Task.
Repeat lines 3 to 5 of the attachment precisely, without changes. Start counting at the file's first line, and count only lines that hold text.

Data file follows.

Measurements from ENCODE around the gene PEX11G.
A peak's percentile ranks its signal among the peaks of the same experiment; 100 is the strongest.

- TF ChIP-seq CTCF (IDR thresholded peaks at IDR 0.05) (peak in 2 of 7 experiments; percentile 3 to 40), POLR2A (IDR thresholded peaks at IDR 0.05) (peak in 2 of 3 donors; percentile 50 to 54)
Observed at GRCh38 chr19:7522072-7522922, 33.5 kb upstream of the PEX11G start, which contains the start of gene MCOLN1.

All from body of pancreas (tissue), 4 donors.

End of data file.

- TF ChIP-seq CTCF (IDR thresholded peaks at IDR 0.05) (peak in 2 of 7 experiments; percentile 3 to 40), POLR2A (IDR thresholded peaks at IDR 0.05) (peak in 2 of 3 donors; percentile 50 to 54)
Observed at GRCh38 chr19:7522072-7522922, 33.5 kb upstream of the PEX11G start, which contains the start of gene MCOLN1.

All from body of pancreas (tissue), 4 donors.